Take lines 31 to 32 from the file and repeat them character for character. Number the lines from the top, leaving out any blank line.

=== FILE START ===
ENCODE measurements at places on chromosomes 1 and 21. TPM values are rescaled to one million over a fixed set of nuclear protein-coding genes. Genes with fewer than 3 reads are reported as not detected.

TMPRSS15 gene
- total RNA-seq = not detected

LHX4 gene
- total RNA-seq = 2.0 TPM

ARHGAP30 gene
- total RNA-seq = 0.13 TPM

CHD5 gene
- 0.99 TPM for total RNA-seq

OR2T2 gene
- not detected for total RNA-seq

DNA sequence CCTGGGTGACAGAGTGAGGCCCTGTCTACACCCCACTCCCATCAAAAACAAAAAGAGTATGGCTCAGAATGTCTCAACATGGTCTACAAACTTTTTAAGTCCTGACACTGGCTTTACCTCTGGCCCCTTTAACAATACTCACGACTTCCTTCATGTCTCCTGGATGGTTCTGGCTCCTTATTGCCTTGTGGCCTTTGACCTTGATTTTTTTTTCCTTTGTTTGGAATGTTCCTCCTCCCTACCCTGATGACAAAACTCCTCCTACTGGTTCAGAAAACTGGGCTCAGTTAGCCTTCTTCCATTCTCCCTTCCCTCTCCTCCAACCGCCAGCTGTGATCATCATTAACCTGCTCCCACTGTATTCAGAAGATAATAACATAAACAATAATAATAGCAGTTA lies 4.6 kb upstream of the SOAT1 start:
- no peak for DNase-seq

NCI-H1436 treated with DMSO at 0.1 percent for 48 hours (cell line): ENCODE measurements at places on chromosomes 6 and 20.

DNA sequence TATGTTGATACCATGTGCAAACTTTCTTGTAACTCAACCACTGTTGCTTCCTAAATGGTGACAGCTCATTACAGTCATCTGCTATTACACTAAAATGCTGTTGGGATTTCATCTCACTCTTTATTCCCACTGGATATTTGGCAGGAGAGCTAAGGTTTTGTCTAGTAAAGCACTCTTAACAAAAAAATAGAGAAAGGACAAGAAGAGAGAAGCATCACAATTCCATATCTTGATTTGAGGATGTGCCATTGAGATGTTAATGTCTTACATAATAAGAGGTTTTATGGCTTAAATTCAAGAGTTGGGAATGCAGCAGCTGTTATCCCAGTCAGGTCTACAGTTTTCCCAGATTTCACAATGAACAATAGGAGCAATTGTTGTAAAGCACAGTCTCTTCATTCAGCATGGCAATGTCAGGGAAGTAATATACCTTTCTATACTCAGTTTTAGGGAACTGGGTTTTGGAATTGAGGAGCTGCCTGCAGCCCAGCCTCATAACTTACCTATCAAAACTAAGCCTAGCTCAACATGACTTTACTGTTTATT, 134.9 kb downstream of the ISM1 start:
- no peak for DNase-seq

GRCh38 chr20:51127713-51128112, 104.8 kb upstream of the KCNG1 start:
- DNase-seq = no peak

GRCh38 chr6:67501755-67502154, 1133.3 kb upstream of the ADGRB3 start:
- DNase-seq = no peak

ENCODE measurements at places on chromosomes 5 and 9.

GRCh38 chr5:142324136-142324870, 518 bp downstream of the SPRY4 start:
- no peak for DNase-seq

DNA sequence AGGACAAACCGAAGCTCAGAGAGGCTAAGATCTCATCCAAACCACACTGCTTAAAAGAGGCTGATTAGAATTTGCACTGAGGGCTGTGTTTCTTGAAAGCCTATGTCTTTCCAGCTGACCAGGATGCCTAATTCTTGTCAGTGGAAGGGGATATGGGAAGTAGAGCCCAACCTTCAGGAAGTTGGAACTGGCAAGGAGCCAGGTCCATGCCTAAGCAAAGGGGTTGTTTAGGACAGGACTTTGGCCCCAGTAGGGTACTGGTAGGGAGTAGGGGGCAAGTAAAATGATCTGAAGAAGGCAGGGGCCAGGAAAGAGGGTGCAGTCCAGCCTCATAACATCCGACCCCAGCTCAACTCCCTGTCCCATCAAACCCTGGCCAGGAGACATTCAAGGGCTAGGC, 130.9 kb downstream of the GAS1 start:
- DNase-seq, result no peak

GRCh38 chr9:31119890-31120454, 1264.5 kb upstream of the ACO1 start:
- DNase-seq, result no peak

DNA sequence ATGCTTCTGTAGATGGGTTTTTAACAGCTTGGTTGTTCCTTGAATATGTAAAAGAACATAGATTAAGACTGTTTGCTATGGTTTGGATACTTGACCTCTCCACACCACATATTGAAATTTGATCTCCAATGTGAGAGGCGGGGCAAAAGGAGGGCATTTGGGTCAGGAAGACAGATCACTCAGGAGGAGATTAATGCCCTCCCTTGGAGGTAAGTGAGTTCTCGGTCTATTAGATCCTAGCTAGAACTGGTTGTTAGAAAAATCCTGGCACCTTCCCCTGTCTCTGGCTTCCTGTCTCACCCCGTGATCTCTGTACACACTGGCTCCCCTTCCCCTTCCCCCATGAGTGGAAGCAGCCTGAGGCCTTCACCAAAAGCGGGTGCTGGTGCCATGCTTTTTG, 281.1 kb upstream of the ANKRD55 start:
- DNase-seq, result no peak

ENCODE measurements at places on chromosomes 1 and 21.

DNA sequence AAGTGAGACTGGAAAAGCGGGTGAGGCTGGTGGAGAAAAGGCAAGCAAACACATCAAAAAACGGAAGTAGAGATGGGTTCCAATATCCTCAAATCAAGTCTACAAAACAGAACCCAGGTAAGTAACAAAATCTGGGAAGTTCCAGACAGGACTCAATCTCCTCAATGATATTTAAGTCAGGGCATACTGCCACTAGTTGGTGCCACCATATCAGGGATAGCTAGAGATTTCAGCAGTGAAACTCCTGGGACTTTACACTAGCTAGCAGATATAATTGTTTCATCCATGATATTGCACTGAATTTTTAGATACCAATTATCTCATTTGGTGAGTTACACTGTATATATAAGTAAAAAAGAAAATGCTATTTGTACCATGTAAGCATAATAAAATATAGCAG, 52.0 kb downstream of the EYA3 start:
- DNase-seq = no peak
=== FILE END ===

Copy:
DNA sequence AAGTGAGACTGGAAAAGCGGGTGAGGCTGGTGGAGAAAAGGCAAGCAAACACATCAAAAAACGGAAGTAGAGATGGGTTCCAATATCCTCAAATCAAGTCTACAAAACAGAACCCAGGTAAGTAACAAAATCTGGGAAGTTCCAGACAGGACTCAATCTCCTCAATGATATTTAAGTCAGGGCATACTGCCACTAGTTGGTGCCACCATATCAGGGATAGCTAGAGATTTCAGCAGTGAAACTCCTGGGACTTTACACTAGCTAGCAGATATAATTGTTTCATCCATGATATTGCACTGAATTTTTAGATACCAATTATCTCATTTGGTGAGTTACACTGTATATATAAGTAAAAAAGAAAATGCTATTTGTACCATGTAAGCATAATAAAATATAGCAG, 52.0 kb downstream of the EYA3 start:
- DNase-seq = no peak